Negotiating the Relationship Between Addiction, Ethics, and Brain Science PMC
Negotiating the Relationship Between Addiction, Ethics, and Brain Science PMC

Notwithstanding evidence of influence of psychological and social factors on health and disease, there remains a tendency, possibly attributable to long-standing reductionist assumptions in the science, to roll everything up into the biological. There are several examples of this option in the theoretical psychiatry literature. Samuel Guze's highly influential paper over 30 years ago, ‘Biological psychiatry – is there any other kind? ’ (Guze, 1989) is an example, as indicated by the rhetorical nature of the title question. More recently, Peter White and colleagues proposed that mental disorders are brain disorders, without for a moment being unaware of the research showing the influence of psychosocial factors in the onset and course of many psychiatric conditions (White, Rickards, & Zeman, 2012). Likewise National Institute of Mental Health (NIMH's) Research Domains Criteria framework, which regards psychiatric conditions as disorders of brain circuitry (Insel et al., 2010).

Investigating psychological and social impacts on health

  • Realizing a neurobiological or genetic susceptibility to addiction could empower life planning and the avoidance of high-risk scenarios.
  • Although a brain disease model legitimizes addiction as a medical condition, it promotes neuro-essentialist thinking, categorical ideas of responsibility and free choice, and undermines the complexity involved in its emergence.
  • This helped them stay sober and maintain contact with other people, making them feel normal and part of society.
  • Thus it is the limited option for choice that is one prevailing variable, not only the reduced ability to choose alternatively.
  • One example is drug craving that may be experienced as strong, intense urges for immediate gratification that may impair rational thought about future planning (Elster and Skog 1999).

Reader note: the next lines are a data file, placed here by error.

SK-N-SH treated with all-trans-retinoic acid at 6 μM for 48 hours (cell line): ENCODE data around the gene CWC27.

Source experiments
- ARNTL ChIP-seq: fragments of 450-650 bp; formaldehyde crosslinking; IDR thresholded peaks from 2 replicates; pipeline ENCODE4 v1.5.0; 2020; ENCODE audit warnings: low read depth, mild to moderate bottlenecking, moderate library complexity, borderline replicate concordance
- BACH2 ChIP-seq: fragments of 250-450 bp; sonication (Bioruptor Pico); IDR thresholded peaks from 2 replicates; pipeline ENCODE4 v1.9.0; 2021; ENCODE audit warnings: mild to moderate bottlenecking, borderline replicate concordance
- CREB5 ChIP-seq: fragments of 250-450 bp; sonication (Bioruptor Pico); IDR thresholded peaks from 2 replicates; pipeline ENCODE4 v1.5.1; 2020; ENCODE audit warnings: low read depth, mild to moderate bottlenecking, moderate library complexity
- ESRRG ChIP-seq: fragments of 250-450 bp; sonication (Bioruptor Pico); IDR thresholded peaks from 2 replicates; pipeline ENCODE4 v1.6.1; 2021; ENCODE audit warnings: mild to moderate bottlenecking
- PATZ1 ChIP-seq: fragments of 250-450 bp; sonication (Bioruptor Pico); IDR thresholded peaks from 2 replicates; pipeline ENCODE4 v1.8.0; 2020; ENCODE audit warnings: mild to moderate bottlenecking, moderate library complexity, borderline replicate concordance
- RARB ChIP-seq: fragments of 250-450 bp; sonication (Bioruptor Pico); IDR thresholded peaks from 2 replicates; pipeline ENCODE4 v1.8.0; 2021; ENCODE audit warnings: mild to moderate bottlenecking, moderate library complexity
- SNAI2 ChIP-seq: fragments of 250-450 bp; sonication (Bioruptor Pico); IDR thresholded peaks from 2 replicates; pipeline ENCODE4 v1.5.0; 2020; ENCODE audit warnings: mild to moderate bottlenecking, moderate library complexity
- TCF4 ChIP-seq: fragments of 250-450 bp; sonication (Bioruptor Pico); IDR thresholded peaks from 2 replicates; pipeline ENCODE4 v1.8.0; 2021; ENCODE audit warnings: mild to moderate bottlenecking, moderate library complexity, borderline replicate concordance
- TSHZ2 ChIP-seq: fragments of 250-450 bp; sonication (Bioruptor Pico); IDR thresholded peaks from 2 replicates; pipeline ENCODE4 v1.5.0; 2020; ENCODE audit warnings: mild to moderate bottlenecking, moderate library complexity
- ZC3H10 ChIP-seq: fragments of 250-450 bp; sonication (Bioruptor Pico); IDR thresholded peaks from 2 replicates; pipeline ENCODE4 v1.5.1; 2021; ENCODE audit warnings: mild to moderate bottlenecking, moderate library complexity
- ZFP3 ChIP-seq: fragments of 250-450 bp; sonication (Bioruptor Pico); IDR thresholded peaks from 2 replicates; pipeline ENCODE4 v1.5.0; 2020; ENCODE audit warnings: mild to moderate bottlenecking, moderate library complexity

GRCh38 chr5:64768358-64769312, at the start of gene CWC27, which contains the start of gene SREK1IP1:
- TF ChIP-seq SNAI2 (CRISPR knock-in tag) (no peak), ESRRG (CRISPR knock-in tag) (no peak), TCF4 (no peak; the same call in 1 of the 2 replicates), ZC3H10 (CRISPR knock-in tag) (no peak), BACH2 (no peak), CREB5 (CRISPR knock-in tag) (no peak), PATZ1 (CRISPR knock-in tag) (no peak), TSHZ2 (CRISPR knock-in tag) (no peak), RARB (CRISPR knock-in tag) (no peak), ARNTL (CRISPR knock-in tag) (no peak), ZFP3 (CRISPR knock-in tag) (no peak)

For instance, despite its cost-effectiveness and ease on burden of disease, the supervised injection site (SIS) in the Downtown Eastside area of Vancouver, Canada has been repeatedly threatened with closure by politicians. The threats are based on emotional and moral attitudes towards the existence of the SIS and drug addicts generally, as opposed to empirical evidence (Des Jarlais, Arasteh, and Hagan 2008). Social norms, availability, Top 5 Advantages of Staying in a Sober Living House accessibility, legality, modeling, expectancies, societal approval, visibility, targeting practices, and cultural beliefs all influence the experience of addiction. An individual exposed to drug use at an early age can be influenced by social modeling (or learning via observation). Additionally, certain environments have specific social norms related to drug use (e.g., “Everyone experiments a little with drugs in college”).

  • Some individuals may be more affected by the rewarding effects of drugs of abuse because they are trying their best to regulate painful emotions.
  • Mind once was the place of mediation between person and situation, between the biological and the social.
  • Invoking the BPSM and writings of Paolo Freire, they argue that gun violence disease can be attributed to an underlying “disease of oppression” embedded in “our violent society.” “Public health,” they write, “has a role to address the disease of oppression” (Kohlbeck and Nelson 2020, 3).